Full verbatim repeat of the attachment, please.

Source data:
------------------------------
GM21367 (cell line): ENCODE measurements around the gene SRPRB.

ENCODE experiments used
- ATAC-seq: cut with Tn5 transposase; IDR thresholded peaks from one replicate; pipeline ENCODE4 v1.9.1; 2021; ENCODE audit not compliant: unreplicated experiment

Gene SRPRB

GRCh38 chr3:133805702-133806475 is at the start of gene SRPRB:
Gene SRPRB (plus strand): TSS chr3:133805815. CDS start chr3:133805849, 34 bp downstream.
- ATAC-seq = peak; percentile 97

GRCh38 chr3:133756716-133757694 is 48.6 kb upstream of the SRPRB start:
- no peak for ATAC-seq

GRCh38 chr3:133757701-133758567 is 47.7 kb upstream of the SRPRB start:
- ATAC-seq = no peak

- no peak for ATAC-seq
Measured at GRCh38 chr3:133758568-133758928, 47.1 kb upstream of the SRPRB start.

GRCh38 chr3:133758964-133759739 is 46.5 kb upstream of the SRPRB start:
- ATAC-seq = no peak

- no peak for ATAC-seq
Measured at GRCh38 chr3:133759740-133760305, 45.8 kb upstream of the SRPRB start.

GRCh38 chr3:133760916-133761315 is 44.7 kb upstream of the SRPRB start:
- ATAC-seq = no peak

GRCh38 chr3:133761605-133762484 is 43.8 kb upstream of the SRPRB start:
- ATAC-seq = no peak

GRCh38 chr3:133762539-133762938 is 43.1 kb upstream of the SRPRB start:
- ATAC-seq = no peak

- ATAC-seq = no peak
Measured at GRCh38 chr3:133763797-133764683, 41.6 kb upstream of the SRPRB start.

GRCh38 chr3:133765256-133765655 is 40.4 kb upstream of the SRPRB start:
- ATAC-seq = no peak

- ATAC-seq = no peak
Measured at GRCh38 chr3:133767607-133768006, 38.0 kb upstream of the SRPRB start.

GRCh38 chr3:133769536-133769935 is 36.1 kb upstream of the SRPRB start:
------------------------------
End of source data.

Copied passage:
GM21367 (cell line): ENCODE measurements around the gene SRPRB.

ENCODE experiments used
- ATAC-seq: cut with Tn5 transposase; IDR thresholded peaks from one replicate; pipeline ENCODE4 v1.9.1; 2021; ENCODE audit not compliant: unreplicated experiment

Gene SRPRB

GRCh38 chr3:133805702-133806475 is at the start of gene SRPRB:
Gene SRPRB (plus strand): TSS chr3:133805815. CDS start chr3:133805849, 34 bp downstream.
- ATAC-seq = peak; percentile 97

GRCh38 chr3:133756716-133757694 is 48.6 kb upstream of the SRPRB start:
- no peak for ATAC-seq

GRCh38 chr3:133757701-133758567 is 47.7 kb upstream of the SRPRB start:
- ATAC-seq = no peak

- no peak for ATAC-seq
Measured at GRCh38 chr3:133758568-133758928, 47.1 kb upstream of the SRPRB start.

GRCh38 chr3:133758964-133759739 is 46.5 kb upstream of the SRPRB start:
- ATAC-seq = no peak

- no peak for ATAC-seq
Measured at GRCh38 chr3:133759740-133760305, 45.8 kb upstream of the SRPRB start.

GRCh38 chr3:133760916-133761315 is 44.7 kb upstream of the SRPRB start:
- ATAC-seq = no peak

GRCh38 chr3:133761605-133762484 is 43.8 kb upstream of the SRPRB start:
- ATAC-seq = no peak

GRCh38 chr3:133762539-133762938 is 43.1 kb upstream of the SRPRB start:
- ATAC-seq = no peak

- ATAC-seq = no peak
Measured at GRCh38 chr3:133763797-133764683, 41.6 kb upstream of the SRPRB start.

GRCh38 chr3:133765256-133765655 is 40.4 kb upstream of the SRPRB start:
- ATAC-seq = no peak

- ATAC-seq = no peak
Measured at GRCh38 chr3:133767607-133768006, 38.0 kb upstream of the SRPRB start.

GRCh38 chr3:133769536-133769935 is 36.1 kb upstream of the SRPRB start: